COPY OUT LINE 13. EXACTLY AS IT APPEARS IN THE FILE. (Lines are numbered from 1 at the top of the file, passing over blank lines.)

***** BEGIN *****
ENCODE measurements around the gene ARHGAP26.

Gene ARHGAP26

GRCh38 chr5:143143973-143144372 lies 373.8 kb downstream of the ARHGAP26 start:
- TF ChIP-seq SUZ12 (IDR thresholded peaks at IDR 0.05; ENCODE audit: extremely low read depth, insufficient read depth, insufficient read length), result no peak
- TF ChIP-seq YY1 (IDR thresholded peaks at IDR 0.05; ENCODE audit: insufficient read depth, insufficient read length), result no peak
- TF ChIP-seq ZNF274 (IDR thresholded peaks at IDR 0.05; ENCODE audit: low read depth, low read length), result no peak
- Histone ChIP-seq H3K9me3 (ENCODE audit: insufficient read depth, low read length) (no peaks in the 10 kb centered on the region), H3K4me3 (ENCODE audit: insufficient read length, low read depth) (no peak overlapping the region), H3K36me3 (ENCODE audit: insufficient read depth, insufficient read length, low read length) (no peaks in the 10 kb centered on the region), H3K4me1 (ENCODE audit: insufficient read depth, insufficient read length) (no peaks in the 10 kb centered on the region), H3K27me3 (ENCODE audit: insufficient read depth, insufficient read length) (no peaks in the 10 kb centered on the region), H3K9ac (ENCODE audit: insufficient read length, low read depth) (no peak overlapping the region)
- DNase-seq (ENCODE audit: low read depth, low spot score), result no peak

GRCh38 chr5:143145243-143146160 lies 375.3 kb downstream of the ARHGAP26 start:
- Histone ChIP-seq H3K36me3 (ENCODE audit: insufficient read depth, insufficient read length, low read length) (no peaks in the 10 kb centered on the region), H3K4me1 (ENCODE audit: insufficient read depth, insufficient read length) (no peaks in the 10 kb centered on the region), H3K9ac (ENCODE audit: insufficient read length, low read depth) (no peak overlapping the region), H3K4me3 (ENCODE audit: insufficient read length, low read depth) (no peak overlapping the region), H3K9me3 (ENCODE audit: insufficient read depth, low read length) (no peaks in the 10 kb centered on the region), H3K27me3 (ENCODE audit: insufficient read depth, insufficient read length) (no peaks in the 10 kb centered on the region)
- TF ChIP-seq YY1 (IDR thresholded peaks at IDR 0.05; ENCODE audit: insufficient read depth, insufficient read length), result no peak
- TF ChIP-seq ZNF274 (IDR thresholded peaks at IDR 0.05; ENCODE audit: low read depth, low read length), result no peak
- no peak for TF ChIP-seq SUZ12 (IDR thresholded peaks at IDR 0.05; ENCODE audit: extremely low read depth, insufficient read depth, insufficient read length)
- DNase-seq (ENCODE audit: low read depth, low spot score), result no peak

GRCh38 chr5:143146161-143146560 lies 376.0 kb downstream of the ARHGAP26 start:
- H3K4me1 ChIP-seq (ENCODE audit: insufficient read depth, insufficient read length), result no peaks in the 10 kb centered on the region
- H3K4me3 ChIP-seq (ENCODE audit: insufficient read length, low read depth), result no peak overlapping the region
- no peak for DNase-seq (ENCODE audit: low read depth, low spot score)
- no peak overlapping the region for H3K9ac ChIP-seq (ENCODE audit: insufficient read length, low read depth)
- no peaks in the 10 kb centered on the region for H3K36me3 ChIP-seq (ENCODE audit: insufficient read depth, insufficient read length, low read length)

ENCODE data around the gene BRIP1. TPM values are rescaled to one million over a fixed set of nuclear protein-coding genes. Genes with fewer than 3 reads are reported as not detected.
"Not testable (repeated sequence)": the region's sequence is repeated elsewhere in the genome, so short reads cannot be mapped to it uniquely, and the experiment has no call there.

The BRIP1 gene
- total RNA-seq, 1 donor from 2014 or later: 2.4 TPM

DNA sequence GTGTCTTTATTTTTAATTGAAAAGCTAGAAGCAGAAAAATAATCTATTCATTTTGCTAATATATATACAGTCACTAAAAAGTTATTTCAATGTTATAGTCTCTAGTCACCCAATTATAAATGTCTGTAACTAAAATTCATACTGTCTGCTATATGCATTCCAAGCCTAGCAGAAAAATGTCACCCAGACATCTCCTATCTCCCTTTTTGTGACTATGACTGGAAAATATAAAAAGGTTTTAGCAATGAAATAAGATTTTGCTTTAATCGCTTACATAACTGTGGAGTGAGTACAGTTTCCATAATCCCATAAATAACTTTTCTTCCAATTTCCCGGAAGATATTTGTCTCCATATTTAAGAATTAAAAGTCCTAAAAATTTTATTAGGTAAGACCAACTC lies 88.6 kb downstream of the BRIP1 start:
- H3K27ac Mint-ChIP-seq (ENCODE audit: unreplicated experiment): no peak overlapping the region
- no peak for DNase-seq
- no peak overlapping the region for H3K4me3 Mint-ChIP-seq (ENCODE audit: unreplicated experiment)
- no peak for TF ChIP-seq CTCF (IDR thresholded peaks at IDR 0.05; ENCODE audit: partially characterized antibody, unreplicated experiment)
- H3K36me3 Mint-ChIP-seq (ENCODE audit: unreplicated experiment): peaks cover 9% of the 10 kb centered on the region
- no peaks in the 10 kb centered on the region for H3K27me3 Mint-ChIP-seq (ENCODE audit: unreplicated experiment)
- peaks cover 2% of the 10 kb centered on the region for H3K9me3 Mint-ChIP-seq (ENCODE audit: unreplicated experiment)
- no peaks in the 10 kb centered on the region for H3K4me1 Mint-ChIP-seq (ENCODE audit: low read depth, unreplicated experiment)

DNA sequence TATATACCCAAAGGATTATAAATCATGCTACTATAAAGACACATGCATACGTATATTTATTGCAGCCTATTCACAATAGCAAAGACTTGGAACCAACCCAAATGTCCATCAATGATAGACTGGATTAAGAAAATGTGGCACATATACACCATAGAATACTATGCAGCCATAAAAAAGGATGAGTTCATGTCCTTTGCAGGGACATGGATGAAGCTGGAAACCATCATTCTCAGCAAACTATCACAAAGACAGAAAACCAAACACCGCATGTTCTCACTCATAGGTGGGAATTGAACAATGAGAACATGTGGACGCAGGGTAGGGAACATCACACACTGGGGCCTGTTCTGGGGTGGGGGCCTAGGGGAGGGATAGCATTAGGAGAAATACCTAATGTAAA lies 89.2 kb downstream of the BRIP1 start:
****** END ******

- no peak for TF ChIP-seq SUZ12 (IDR thresholded peaks at IDR 0.05; ENCODE audit: extremely low read depth, insufficient read depth, insufficient read length)